14 votes

Project: Miniature Longsword

Over the last couple of years my sister has been getting into HEMA (Historical European Martial Arts) and especially the longsword. She recently had a significant birthday so I thought I'd make her a small, but realistic and functional, longsword. It went pretty well, if I do say so myself. I did not, however, take as many photos as I would have liked, but I was doing this thing in very short bursts so I only had a few minutes here or there to get this done.

To start, I read a bit about longsword proportions, looked at some pictures and sketched a couple of possible designs, before finalising a 1:1 scale drawing to work from. I bought some O1 tool steel (carbon steel so it can be hardened and sharpened properly) and started to cut. Almost immediately I made a mistake, I cut the steel 25% too long. But that was OK, I just went with it.

I roughly shaped the metal and got it in the forge to heat-treat. Plunged into oil then slammed hard into my newly-built plate quench (aside: the plate quench is two hefty slabs of aluminium, designed to suck heat out of the steel fast, while holding it flat to prevent warping). The plates worked, the metal came out dead flat and not at all warped, which was good because there was very little space to grind out any distortions. I heart plate quenching.

Next, cutting up some brass to make the crossguard. Cutting a 1.5x3mm slot in that was incredibly frustrating. I broke all four of my remaining 1mm drill bits, eventually had to resort to very fine diamond burrs and going extremely slowly. Luckily there is a bit of overlap from the blade so the slightly messy slot is covered up a bit. Similarly for the pommel, which was cut from brass rod and shaped on my lathe before I totally botched cutting a hole for the tang. If anything I made more of mess of the pommel, during the final fit up I just filled it with glue and wedged it in the right place.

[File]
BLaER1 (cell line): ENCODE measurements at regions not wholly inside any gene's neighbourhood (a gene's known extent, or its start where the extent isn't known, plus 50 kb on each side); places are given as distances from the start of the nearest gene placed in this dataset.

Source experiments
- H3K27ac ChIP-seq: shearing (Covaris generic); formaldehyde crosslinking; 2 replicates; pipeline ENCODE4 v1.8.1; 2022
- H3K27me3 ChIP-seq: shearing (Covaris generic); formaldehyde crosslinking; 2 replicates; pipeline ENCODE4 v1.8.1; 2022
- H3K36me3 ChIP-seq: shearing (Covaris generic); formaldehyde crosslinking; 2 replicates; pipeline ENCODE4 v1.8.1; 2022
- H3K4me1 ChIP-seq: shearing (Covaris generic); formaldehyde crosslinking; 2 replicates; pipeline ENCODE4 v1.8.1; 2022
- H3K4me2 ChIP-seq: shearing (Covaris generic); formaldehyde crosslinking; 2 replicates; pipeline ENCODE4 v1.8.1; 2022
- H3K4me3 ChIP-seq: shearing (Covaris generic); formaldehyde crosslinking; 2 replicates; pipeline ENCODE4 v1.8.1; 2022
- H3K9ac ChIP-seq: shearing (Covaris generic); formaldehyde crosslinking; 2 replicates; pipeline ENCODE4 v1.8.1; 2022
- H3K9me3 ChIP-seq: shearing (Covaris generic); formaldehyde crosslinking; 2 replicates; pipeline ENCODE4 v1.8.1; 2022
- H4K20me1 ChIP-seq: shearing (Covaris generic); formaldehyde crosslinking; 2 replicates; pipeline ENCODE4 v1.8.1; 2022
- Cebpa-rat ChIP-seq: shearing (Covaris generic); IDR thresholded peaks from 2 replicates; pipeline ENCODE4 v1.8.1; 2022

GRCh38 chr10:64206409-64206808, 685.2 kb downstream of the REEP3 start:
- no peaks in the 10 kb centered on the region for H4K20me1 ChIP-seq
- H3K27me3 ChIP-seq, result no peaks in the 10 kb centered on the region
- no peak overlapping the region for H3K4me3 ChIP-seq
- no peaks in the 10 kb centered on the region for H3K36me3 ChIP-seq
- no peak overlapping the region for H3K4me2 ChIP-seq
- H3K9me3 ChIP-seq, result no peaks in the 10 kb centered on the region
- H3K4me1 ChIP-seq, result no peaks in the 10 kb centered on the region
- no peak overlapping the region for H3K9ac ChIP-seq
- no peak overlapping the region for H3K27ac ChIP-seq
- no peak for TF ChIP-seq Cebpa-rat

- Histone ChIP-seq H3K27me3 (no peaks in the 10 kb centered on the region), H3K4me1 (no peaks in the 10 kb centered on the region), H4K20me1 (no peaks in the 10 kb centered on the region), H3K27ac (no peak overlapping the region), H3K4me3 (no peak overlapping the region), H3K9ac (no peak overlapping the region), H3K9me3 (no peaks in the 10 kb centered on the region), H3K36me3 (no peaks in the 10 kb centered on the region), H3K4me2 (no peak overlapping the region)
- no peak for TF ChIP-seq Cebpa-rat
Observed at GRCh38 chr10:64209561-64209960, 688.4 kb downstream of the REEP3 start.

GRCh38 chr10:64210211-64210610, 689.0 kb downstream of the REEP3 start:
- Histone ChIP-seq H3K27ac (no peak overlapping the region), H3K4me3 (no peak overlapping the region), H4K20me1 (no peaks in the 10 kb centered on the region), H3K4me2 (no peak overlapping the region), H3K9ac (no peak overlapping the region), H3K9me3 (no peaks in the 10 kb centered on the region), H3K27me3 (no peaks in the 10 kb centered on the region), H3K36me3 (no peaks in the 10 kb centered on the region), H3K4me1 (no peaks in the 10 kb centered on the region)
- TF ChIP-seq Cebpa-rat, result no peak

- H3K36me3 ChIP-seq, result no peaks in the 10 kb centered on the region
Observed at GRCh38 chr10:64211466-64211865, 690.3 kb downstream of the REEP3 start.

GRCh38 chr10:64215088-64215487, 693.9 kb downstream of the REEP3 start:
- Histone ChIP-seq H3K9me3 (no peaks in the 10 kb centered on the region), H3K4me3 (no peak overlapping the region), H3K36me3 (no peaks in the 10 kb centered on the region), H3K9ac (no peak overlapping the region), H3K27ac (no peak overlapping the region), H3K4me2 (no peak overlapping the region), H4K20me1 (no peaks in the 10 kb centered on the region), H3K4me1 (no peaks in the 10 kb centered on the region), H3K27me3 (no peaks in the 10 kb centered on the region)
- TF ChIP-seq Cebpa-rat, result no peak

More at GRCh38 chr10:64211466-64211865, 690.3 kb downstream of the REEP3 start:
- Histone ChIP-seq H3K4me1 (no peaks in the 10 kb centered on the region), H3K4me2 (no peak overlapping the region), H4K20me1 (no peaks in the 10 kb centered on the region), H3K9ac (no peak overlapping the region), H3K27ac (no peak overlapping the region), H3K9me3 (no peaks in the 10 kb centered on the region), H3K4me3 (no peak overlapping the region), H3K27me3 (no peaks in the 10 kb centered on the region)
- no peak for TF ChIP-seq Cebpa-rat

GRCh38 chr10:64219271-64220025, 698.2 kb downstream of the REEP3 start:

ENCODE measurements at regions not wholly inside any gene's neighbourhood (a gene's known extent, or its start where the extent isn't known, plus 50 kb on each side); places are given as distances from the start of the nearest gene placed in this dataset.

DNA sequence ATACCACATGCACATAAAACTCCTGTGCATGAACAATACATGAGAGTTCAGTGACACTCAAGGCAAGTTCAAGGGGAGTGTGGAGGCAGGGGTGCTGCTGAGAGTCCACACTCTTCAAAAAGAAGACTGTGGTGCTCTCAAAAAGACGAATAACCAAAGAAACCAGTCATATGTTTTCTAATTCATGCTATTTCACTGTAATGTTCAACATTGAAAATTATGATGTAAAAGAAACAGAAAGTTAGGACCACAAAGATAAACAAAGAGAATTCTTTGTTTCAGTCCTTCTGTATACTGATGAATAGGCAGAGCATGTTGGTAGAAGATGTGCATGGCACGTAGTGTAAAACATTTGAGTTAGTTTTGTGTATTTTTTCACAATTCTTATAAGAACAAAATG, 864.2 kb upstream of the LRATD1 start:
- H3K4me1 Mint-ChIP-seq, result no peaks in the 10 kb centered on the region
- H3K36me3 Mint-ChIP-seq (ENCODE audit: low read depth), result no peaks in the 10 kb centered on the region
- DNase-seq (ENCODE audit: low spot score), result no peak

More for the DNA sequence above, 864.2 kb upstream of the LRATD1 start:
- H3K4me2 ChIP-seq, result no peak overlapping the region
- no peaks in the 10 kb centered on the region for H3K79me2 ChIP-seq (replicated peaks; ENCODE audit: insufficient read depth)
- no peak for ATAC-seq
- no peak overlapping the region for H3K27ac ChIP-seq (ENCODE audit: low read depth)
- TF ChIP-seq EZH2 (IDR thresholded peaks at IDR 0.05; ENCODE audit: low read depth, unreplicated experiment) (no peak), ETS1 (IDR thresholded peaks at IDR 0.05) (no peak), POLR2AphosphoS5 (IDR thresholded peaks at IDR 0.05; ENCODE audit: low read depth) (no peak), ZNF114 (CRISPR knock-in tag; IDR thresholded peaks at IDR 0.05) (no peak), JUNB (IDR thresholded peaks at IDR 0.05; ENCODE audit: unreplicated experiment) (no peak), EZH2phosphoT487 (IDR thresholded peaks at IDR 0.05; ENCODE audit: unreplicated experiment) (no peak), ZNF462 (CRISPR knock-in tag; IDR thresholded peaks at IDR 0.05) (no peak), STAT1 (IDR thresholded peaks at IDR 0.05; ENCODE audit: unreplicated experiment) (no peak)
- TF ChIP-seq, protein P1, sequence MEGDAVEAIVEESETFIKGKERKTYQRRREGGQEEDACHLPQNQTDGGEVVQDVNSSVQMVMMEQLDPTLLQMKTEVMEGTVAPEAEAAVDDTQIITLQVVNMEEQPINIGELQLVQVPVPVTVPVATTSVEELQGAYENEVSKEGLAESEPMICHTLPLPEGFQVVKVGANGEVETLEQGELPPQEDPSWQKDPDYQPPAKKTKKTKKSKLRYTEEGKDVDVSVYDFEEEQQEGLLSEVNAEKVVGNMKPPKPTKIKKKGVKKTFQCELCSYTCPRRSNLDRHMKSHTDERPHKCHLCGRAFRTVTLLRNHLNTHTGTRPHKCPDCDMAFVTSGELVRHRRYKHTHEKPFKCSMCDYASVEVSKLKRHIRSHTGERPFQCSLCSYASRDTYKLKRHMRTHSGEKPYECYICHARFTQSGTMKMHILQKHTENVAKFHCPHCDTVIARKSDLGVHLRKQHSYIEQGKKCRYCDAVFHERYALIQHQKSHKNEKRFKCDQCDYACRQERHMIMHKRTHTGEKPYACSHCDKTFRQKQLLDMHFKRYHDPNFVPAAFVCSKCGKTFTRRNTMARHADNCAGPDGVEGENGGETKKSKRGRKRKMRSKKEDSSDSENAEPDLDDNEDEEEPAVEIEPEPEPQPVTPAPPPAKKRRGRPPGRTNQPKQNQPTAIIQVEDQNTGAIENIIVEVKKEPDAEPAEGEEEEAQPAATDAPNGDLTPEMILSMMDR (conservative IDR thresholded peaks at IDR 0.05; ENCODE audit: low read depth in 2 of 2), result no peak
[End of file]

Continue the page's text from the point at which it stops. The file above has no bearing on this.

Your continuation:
Inbetween making an awful - albeit recoverable/hideable - mess of the sword hardware I also finished up shaping and finishing the blade itself. This is where I don't have a lot of photos, but I ground a bevel onto the blade and wondered about cutting a fuller (groove down the centre of the blade) before realising that I absolutely did not have the tools to do that and would make a total mess of it. I also thought about sharpening it to scary sharp but given my sister has two reasonably small children I left it fairly blunt. It'll make a good letter opener but not much more. If she wants it sharp I can always put a serious edge on it another time.

Final pre-glue fit up, as you can see it matches the design drawing pretty well, apart from being to a slightly different scale.

I had considered making a wooden handle, as is traditional, but I was running short on time and I had plenty of leather so instead I did two layers of wrapping. This is the base layer (I do not remember why I have 1mm orange leather but I do) wrapped and clamped so the glue can dry. Another layer went on top of that and I ran a final polishing disc over everything, put a very light coat of metal lacquer over the metal to keep it shiny and that was it. Sword done.

I cut a piece of round bar steel, cut and forged it to shape as a support, treated the hot metal with beeswax (gives a lovely black finish which stops rust and looks nice). I set this in some flame-finished oak and gave that a coat of tung oil. Once the various finishes and glues had dried it was good to go.

The final product, dangling point, handle detail, view from above and in my hand for scale

I think this is one of the best things I've ever made. I hope my sister likes it. I have some metal left so I might try making another - there's a few things I'd do differently.

7 comments

  1. [3]
    kfwyre
    Link
    Another INCREDIBLE project from you, mat! Definitely let us know how your sister responds once you give it to her, but I'm almost certain she will be thrilled. What a fantastic gift! Also that...